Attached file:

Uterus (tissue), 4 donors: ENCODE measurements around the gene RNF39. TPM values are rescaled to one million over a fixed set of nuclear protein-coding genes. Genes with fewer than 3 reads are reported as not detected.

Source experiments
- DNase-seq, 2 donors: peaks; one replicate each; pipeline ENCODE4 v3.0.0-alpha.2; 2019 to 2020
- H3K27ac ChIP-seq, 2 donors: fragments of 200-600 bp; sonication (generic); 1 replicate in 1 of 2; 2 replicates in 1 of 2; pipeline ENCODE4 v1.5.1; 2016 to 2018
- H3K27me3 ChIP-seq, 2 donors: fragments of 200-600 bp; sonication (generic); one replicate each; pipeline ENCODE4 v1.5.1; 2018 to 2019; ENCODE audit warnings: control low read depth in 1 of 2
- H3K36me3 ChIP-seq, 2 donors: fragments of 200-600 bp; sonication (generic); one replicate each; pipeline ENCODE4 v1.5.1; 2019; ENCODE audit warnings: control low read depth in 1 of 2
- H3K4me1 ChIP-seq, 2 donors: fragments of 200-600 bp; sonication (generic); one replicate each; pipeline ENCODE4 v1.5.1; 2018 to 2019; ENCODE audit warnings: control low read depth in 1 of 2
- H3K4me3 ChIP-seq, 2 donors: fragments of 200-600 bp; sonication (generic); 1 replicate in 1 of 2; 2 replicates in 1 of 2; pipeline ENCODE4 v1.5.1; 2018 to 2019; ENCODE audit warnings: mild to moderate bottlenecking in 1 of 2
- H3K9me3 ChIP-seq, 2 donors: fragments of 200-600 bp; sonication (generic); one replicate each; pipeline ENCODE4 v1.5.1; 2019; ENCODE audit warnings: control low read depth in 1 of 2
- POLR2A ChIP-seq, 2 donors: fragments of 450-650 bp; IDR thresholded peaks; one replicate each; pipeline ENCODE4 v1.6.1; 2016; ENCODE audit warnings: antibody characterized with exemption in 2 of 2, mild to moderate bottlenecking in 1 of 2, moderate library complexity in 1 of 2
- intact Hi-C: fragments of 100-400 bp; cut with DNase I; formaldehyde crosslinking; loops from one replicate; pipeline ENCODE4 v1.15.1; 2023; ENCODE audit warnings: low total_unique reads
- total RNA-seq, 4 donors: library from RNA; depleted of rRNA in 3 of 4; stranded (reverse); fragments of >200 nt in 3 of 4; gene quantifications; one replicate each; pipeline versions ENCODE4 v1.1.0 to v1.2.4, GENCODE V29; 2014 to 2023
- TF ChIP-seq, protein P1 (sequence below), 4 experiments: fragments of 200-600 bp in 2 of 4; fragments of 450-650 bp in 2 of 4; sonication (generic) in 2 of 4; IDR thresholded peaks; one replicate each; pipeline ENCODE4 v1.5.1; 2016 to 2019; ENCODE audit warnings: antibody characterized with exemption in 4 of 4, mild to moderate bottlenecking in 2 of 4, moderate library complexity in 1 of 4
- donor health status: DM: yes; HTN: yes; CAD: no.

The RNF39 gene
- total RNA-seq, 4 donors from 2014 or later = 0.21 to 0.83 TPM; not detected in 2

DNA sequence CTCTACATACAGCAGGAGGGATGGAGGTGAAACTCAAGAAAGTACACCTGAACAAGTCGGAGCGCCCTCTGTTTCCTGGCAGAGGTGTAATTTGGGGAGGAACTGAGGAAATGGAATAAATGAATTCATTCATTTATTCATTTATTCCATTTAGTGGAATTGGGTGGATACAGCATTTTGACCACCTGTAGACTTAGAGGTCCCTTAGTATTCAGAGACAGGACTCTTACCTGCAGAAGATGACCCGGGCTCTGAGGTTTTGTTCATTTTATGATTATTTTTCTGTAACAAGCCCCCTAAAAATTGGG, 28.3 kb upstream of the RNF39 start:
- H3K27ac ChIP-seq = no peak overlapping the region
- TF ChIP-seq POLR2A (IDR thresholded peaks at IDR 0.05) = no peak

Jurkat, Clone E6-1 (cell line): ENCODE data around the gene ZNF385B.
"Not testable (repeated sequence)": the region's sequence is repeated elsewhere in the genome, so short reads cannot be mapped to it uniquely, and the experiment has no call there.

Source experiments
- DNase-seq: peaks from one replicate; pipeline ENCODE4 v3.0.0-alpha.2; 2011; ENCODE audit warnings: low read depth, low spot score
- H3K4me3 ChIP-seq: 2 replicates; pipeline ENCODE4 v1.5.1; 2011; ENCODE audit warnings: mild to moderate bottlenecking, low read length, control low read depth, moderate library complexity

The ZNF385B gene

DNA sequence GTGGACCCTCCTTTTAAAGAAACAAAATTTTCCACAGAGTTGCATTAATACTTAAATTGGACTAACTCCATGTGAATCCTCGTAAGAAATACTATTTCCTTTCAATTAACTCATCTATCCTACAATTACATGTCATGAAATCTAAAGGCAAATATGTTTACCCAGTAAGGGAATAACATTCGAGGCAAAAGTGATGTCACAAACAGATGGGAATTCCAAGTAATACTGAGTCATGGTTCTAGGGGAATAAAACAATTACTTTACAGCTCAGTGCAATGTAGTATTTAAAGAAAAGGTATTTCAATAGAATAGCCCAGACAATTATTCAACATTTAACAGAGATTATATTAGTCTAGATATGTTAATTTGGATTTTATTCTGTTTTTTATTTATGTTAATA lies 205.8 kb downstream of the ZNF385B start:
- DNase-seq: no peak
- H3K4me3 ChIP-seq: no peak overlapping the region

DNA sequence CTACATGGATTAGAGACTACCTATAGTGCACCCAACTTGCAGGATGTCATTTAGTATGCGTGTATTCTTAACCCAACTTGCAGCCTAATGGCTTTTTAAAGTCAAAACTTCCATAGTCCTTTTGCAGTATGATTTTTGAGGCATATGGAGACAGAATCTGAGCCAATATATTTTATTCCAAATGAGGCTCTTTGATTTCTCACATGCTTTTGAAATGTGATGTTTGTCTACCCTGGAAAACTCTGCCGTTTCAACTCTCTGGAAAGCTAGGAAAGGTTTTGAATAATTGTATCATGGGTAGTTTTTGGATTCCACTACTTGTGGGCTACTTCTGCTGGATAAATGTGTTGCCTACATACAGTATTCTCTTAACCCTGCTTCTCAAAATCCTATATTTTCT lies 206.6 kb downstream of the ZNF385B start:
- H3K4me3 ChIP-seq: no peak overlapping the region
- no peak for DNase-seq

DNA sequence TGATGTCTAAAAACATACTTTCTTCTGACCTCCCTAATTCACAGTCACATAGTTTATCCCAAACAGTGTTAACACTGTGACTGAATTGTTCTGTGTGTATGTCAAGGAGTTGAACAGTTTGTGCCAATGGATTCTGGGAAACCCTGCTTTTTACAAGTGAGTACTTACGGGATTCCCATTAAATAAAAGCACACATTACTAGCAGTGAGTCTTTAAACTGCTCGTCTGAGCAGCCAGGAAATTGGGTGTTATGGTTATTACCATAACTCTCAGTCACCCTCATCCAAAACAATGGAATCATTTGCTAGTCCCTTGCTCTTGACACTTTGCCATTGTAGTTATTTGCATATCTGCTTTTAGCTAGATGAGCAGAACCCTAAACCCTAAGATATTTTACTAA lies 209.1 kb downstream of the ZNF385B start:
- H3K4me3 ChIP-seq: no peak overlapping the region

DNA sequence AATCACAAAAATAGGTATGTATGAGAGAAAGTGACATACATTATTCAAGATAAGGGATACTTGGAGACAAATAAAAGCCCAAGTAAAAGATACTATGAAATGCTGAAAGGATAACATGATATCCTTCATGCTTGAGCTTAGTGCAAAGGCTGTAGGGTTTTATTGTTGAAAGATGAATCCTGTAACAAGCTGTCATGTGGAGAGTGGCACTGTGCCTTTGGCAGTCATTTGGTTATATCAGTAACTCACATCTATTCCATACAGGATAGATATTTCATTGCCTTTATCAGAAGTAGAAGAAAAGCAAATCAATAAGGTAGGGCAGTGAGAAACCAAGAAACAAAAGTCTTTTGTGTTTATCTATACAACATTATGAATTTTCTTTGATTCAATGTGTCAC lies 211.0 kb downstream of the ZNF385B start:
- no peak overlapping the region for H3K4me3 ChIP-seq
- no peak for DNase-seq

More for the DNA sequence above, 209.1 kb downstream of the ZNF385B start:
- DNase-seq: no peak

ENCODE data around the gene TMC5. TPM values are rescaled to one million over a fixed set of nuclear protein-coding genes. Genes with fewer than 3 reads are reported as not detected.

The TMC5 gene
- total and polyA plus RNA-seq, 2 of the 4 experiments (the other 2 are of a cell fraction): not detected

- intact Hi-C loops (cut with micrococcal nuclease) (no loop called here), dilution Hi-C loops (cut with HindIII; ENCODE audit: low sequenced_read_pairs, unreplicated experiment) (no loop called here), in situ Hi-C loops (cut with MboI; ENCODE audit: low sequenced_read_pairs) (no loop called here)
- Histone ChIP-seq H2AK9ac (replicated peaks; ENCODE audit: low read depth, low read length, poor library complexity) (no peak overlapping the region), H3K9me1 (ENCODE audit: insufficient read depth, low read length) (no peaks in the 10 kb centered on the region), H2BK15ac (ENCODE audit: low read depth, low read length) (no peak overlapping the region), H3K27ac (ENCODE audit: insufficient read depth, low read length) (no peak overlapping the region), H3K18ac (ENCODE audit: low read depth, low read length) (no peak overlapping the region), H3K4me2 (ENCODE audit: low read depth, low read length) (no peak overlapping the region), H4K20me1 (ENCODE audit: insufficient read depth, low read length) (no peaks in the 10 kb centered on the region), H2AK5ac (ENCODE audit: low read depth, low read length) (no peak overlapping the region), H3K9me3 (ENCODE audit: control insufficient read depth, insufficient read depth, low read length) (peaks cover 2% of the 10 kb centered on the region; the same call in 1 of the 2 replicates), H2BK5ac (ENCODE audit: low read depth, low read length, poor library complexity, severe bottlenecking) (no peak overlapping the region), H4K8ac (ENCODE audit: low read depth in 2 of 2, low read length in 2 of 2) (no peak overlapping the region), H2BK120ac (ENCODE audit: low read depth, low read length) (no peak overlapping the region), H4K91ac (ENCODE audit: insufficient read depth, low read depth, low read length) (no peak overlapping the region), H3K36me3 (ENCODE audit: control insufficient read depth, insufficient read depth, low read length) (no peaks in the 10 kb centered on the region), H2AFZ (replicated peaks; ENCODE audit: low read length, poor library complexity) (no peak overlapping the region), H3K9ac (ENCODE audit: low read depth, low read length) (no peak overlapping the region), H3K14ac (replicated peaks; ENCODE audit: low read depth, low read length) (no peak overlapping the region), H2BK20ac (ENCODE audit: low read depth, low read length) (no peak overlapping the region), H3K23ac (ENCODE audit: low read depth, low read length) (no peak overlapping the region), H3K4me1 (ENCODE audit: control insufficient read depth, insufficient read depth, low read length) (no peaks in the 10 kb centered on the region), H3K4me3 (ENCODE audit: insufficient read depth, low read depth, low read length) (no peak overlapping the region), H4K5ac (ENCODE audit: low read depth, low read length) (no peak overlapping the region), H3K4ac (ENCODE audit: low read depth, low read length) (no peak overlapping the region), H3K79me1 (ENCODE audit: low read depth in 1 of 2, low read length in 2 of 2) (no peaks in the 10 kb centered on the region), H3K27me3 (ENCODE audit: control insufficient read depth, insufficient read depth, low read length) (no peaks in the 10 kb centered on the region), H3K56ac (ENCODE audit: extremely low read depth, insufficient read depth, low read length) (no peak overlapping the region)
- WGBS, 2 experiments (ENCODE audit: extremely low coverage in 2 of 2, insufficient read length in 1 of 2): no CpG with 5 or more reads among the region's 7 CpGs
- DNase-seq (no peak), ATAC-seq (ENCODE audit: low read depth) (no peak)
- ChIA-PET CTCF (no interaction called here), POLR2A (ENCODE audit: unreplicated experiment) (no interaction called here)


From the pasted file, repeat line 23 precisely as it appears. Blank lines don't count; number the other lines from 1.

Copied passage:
- DNase-seq: peaks from one replicate; pipeline ENCODE4 v3.0.0-alpha.2; 2011; ENCODE audit warnings: low read depth, low spot score